examine a topic in thorough, serious and highly organized manner.

informal essays
reflect the writer’s feelings and personality.

formal speech of praise, usually for someone who is dead

word or phrase used in place of a more direct but distasteful or offensive word or phrase.

teller of a story or other narrative. author speaking in own voice, character or persona created by the author to tell a sotry.

first person point of view
narrator standing in the story

third person point of view
narrator telling events from outside the story.

intrusive narrator
storyteller who keeps interrupting the narrative to address the reader directly to make extended personal comments about the characters about other matters

unreliable narrator
characters telling their stories in first person are often unreliable because they have attitudes or emotions that distort the story they tell

formal speech

statement that, while apparently self-contradictory, is essentially true.
“success is counted sweetest by those who never succeed”

technique of showing that words, phrases, clauses or larger structures are comparable in content and importance by placing them side by side and making them similar in form.

restatement of an expression or a passage that retains the meaning of the original but presents it in different words and often in a different form – rewording

published with a fixed time between a series or articles (i.e.: magazines)

using another writer’s ideas or words as one’s own.

all forms ordinary writing and speech lacking the sustained and regular rhythmic patterns of poetry. language of essays, short stories, and novels.

chant, dirge, or poem for the dead.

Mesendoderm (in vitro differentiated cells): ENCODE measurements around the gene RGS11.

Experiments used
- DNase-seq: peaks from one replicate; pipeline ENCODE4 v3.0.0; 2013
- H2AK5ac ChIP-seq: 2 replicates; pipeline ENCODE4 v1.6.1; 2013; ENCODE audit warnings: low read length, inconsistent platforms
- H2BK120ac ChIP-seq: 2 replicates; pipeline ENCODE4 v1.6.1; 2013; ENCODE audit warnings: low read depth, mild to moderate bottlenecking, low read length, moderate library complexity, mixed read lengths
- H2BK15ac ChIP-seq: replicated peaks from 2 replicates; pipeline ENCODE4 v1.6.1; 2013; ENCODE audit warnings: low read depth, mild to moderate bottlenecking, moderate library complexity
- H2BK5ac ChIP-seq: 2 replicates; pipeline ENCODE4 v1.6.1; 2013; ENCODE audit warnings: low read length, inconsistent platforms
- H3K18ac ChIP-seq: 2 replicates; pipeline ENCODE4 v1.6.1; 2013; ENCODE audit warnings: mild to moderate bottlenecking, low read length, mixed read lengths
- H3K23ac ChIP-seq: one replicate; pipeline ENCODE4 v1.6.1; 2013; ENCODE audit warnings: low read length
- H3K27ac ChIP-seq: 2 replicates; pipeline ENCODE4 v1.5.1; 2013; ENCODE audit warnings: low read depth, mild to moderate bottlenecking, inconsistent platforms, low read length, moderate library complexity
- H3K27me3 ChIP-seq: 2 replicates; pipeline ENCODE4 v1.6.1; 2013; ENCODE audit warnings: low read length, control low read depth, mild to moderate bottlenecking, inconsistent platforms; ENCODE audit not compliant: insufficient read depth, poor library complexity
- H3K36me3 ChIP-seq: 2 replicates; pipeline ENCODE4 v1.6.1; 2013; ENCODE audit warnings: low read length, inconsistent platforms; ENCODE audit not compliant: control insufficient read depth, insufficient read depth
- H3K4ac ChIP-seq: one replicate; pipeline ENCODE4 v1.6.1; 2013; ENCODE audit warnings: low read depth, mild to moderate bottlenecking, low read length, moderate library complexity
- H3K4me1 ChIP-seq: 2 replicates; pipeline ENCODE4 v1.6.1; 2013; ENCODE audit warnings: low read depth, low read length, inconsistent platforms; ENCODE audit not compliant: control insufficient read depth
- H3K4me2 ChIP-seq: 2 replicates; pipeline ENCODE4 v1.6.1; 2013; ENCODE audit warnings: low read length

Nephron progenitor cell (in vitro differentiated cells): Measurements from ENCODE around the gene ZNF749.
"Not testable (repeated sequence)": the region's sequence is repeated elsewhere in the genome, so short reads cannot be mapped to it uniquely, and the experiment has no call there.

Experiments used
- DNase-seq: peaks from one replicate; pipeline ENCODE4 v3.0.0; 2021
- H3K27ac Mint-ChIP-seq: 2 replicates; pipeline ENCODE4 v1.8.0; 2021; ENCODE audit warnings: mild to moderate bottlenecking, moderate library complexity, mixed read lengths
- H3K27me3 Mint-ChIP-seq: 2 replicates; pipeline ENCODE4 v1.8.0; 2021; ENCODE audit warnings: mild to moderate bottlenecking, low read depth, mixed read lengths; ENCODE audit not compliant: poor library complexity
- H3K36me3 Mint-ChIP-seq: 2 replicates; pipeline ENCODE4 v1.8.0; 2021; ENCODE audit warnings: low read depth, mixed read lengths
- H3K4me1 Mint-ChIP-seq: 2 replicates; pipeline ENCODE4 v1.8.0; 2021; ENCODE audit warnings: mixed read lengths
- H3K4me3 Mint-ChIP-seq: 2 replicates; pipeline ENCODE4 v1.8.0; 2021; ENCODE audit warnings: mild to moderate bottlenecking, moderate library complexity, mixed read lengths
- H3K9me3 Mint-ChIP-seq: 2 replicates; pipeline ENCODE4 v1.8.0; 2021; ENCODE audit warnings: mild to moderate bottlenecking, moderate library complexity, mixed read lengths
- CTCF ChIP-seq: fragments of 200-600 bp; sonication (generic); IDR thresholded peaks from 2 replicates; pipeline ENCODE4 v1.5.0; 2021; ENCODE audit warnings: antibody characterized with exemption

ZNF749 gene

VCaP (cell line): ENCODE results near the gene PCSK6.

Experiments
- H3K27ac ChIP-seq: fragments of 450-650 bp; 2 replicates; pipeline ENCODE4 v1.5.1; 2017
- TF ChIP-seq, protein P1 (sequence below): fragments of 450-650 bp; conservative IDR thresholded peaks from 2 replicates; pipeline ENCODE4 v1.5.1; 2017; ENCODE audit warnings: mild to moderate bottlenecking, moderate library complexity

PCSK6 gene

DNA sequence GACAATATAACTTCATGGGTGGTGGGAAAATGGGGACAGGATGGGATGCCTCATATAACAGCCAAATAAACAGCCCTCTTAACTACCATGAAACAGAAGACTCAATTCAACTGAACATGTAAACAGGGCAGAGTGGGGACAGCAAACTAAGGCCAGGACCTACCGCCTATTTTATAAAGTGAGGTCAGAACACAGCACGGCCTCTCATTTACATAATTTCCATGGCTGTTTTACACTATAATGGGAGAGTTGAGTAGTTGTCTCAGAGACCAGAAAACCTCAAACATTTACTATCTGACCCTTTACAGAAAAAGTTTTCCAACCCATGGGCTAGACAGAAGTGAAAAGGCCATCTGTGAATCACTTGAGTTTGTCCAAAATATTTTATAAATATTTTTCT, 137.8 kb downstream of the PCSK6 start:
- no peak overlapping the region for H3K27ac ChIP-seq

rhetorical question
question asked that is not intended to be answered

harsh, cutting personal remarks to or about someone, not necessarily ironic

term used to describe any form of literature that blends ironic humor and wit with criticism for the purpose of ridiculing folly, vice, stupidity – the whole range of human mistakes – in individuals and institutions.

something that can be proven true by concrete information

belief of a person. can’t be proven.

sensory details
information you can observe through any of your senses.

fact based on numbers.

identify a group something belongs to and explain how it is unique.

when you determine the value of something.

comparing and contrasting
‘compare’ shows how things are similar. ‘contrast’ shows how things are different.

cause and effect
one event causes a second event to occur.

explaining a process
you tell how something works

editorial (political) cartoon
a cartoon that expresses the issues of the day.

words spoken by the artist or characters in the cartoon

something that stands for or representes something else


eliminates anything unique about an individual by exaggerating features associated with a group.

uses words or something else in the editorial cartoon to express an opposite meaning to the overall point of the editorial cartoon.

prejudiced outlook; personal or distorted view

spreading of ideas, information or rumor to either help or injure a person.

pathetic fallacy
combination of using atmosphere of scene and inanimate objects in the sense of changing the environment

contradictory description
two descriptions that oppose each other

ability to share and understand the feelings to others

feel pity or sadness for someone

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Literary & Linguistic Devices. (2019, Feb 01). Retrieved from

Literary & Linguistic Devices